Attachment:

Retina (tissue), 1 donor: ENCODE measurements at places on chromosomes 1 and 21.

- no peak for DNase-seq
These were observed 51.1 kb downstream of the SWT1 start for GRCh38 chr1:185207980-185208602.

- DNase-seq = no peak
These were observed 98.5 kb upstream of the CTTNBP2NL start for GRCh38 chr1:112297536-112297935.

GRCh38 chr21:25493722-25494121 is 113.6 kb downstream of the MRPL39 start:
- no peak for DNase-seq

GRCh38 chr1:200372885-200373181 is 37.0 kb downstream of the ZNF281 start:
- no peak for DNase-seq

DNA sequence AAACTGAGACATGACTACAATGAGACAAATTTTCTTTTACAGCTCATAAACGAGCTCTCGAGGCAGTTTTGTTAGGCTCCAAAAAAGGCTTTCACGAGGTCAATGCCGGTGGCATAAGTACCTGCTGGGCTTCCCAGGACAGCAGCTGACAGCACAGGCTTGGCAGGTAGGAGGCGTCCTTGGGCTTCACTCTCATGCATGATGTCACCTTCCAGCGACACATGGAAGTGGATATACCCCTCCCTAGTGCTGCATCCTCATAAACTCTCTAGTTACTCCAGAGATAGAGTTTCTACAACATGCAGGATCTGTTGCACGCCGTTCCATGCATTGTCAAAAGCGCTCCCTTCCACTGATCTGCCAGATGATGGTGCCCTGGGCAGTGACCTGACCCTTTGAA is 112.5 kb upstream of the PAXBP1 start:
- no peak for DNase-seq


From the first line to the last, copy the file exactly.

Retina (tissue), 1 donor: ENCODE measurements at places on chromosomes 1 and 21.

- no peak for DNase-seq
These were observed 51.1 kb downstream of the SWT1 start for GRCh38 chr1:185207980-185208602.

- DNase-seq = no peak
These were observed 98.5 kb upstream of the CTTNBP2NL start for GRCh38 chr1:112297536-112297935.

GRCh38 chr21:25493722-25494121 is 113.6 kb downstream of the MRPL39 start:
- no peak for DNase-seq

GRCh38 chr1:200372885-200373181 is 37.0 kb downstream of the ZNF281 start:
- no peak for DNase-seq

DNA sequence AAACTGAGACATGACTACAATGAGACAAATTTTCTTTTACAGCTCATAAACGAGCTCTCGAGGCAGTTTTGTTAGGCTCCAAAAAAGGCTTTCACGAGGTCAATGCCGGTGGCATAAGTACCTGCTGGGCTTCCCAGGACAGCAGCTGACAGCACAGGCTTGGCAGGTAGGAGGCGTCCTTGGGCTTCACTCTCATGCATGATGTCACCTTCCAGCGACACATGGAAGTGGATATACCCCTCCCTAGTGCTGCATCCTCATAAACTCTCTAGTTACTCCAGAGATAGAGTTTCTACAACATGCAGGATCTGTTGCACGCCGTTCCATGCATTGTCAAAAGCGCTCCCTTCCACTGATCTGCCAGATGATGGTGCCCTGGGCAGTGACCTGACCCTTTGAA is 112.5 kb upstream of the PAXBP1 start:
- no peak for DNase-seq